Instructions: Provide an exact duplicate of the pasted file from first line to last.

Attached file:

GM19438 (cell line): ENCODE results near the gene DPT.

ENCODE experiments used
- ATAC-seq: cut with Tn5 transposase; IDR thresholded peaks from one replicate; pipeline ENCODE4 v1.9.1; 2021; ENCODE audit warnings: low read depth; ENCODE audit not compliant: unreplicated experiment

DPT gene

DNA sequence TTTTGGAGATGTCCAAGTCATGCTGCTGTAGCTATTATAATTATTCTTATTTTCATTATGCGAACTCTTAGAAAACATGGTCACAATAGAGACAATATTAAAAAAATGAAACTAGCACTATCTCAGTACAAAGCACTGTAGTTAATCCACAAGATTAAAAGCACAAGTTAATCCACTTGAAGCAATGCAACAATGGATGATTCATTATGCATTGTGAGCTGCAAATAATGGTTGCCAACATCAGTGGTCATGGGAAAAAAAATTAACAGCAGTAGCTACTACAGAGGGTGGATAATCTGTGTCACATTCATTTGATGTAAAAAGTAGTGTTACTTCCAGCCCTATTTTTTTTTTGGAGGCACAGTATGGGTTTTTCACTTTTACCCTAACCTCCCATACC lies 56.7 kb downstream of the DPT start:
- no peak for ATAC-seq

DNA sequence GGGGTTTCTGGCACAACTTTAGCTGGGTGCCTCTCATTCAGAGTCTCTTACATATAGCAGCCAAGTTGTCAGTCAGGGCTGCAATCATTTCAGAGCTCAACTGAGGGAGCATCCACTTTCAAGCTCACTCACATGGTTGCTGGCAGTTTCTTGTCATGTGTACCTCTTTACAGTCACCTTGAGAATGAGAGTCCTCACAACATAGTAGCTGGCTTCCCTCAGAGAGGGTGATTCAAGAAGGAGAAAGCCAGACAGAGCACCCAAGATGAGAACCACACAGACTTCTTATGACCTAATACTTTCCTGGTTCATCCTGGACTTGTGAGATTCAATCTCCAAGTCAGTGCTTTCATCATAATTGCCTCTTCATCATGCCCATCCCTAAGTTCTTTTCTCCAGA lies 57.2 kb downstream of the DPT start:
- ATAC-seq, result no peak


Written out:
GM19438 (cell line): ENCODE results near the gene DPT.

ENCODE experiments used
- ATAC-seq: cut with Tn5 transposase; IDR thresholded peaks from one replicate; pipeline ENCODE4 v1.9.1; 2021; ENCODE audit warnings: low read depth; ENCODE audit not compliant: unreplicated experiment

DPT gene

DNA sequence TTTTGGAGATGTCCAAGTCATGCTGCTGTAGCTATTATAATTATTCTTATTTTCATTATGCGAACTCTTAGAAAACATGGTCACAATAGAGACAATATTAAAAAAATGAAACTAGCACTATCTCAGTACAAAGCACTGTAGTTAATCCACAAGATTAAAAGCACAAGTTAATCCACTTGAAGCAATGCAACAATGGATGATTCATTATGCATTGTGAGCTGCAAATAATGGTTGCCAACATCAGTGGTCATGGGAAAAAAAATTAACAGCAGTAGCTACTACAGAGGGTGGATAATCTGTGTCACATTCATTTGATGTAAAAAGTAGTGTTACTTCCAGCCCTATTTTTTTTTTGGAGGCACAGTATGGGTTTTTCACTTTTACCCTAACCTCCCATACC lies 56.7 kb downstream of the DPT start:
- no peak for ATAC-seq

DNA sequence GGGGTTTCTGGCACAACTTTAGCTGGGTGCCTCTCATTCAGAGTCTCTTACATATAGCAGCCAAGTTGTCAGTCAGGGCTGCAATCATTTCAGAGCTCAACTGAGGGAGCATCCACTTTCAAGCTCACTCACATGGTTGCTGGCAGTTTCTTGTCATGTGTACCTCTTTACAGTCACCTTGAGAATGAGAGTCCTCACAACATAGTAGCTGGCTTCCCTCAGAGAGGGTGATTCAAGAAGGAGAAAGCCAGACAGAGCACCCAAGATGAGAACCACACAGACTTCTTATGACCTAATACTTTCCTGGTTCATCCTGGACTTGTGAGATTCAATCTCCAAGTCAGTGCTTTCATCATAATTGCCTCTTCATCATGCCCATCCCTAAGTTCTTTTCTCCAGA lies 57.2 kb downstream of the DPT start:
- ATAC-seq, result no peak